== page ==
Turkey is reassessing its major partner for a second NPP to be built in the Black Sea province of Sinop, Energy Minister Fatih Dönmez said on 19 January. He told the Anadolu Agency, that the time schedule and pricing of the nuclear power plant in Sinop fell short of the ministry’s expectations after the results of feasibility studies, carried out by Mitsubishi Heavy Industries (MHI). “We agreed with the Japanese side to not continue our cooperation regarding this matter,” Dönmez said, adding that Turkey may hold talks with other suppliers for construction of the plant. The project was agreed on by the Japanese and Turkish governments in 2013. A consortium led by MHI was conducting a feasibility study until March for the construction of a 4,500MWe plant in Sinop.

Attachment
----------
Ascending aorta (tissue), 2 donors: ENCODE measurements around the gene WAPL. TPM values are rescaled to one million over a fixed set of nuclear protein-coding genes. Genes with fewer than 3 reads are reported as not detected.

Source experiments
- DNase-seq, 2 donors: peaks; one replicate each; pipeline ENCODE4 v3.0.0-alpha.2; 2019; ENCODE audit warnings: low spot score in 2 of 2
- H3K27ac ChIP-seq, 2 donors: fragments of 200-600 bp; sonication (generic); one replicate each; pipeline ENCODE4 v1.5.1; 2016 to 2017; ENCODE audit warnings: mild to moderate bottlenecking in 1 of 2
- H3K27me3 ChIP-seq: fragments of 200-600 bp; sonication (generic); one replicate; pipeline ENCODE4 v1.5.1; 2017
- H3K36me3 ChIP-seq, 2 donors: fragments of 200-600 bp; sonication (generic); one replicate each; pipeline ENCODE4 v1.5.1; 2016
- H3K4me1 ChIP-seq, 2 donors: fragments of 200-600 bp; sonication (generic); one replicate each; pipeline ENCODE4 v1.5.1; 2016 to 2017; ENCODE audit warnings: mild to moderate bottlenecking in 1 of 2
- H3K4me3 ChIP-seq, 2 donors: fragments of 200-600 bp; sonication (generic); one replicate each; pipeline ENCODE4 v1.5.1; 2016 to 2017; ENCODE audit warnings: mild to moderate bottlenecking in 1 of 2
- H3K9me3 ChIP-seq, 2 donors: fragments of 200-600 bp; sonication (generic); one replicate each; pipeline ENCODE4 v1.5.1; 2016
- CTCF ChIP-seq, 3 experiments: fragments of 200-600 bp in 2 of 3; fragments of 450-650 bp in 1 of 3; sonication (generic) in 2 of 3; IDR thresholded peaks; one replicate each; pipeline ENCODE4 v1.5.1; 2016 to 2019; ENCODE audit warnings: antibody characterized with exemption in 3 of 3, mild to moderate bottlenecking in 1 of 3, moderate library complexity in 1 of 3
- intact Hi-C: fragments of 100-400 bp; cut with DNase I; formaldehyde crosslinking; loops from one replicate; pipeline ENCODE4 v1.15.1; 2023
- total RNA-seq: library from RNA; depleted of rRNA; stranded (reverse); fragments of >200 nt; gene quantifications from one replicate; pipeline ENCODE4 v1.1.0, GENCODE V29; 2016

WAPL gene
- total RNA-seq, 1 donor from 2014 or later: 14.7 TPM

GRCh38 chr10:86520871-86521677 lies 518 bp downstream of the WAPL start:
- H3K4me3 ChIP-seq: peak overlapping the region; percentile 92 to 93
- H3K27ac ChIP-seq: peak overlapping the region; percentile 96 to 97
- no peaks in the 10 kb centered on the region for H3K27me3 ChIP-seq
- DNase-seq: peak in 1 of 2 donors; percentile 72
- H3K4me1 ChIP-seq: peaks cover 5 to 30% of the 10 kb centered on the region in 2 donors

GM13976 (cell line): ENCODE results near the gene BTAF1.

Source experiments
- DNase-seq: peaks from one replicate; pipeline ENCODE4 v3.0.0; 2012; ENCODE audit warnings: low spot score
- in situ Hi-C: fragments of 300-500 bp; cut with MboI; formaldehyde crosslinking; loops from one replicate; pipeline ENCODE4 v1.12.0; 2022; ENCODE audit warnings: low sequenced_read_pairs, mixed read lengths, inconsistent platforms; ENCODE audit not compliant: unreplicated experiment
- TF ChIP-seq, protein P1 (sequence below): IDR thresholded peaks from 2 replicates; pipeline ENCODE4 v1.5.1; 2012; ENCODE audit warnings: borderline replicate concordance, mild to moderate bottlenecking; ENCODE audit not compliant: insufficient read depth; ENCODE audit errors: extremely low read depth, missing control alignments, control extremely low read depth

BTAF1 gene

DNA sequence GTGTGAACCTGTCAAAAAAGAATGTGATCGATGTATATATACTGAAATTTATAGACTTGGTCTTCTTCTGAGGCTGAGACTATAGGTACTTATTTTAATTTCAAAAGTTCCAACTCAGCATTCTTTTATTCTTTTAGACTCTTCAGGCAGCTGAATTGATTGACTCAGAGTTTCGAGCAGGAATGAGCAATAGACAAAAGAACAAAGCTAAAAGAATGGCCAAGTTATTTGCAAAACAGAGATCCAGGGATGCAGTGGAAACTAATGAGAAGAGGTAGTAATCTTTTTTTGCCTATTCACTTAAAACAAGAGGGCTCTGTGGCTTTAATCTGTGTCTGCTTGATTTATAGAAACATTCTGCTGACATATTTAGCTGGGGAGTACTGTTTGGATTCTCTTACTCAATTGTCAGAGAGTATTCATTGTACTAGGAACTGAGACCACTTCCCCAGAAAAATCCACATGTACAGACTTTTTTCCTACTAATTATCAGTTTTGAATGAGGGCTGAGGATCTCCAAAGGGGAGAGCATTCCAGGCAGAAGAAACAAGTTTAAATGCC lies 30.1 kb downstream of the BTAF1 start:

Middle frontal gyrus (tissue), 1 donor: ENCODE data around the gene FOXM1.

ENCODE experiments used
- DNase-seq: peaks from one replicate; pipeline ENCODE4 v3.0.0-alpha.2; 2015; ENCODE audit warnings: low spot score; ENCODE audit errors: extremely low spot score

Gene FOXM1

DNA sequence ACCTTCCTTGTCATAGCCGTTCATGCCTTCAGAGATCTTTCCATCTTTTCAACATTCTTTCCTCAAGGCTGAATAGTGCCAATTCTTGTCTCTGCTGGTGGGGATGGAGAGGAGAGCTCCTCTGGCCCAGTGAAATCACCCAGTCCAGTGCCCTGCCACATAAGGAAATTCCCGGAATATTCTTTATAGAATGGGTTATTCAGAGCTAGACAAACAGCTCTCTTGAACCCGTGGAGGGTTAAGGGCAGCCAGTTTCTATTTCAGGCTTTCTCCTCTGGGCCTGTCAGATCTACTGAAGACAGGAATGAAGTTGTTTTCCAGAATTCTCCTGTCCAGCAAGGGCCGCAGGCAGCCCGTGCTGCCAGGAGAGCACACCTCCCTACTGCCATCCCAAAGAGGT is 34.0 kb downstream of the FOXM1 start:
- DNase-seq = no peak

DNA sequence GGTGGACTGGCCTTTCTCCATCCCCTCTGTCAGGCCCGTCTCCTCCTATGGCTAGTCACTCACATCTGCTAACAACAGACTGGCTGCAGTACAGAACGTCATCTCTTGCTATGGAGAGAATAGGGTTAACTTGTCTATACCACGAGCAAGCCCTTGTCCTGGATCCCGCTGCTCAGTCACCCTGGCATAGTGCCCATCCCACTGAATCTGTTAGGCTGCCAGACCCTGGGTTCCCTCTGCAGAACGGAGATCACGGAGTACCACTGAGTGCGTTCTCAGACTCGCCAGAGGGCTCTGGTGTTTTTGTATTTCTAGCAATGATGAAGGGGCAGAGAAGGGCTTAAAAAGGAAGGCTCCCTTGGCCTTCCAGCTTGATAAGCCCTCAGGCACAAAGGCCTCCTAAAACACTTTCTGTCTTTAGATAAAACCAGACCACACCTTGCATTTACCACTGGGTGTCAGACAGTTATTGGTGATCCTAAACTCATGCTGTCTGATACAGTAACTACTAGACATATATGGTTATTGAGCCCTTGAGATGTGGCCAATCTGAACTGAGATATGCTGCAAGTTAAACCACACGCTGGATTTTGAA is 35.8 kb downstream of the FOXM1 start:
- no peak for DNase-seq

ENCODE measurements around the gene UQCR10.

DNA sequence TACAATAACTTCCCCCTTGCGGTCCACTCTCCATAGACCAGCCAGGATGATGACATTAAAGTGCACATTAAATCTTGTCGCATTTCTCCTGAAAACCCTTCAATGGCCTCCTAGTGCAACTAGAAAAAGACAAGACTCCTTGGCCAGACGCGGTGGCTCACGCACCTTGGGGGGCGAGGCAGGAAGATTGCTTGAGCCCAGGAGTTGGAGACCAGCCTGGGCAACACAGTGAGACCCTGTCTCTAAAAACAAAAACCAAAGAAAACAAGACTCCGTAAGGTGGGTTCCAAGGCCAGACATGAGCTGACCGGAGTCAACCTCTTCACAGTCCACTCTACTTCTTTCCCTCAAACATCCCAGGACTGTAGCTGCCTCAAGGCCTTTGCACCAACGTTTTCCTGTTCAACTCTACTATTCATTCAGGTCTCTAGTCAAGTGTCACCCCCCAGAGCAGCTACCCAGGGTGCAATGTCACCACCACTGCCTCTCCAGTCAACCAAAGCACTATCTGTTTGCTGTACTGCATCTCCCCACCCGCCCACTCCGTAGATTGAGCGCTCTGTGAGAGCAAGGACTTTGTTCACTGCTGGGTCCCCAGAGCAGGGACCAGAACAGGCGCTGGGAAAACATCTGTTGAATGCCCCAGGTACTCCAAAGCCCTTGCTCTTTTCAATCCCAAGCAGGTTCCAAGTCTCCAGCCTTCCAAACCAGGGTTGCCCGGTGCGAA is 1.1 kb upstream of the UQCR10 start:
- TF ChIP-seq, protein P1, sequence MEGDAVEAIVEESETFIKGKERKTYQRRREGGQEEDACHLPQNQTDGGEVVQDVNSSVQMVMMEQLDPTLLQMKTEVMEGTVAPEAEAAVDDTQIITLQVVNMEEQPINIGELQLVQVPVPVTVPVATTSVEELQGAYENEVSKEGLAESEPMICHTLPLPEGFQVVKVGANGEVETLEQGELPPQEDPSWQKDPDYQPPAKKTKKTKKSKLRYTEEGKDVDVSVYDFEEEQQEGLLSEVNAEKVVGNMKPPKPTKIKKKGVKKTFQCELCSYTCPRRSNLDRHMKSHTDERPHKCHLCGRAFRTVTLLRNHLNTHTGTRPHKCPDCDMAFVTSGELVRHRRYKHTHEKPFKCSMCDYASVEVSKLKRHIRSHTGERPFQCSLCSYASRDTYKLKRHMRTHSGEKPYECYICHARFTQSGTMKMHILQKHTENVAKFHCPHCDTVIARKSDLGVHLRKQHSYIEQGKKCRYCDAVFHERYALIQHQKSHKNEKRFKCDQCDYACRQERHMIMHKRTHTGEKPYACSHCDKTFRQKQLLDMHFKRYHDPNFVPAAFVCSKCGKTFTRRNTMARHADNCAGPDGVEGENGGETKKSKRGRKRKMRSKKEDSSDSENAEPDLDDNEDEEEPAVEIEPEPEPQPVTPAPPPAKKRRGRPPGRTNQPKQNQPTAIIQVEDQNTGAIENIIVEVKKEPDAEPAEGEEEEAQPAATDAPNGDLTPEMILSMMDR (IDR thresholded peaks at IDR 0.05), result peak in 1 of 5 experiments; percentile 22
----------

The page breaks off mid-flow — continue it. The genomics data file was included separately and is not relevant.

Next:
Meanwhile, Dönmez said the construction licence for unit 2 of the Akkuyu NPP, being built by Russian state nuclear corporation Rosatom was issued in August 2019 and that construction is expected to start soon. Turkey’s Nuclear Regulatory Authority is currently evaluating a limited work permit that will allow preparatory work to begin on unit 3, he added. An intergovernmental agreement was signed between Turkey and Russia in May 2010 for the Akkuyu NPP, which will have four VVER-1200 power reactors with a total installed capacity of 4,800MWe based on the world’s first a build-own-operate arrangement for a NPP.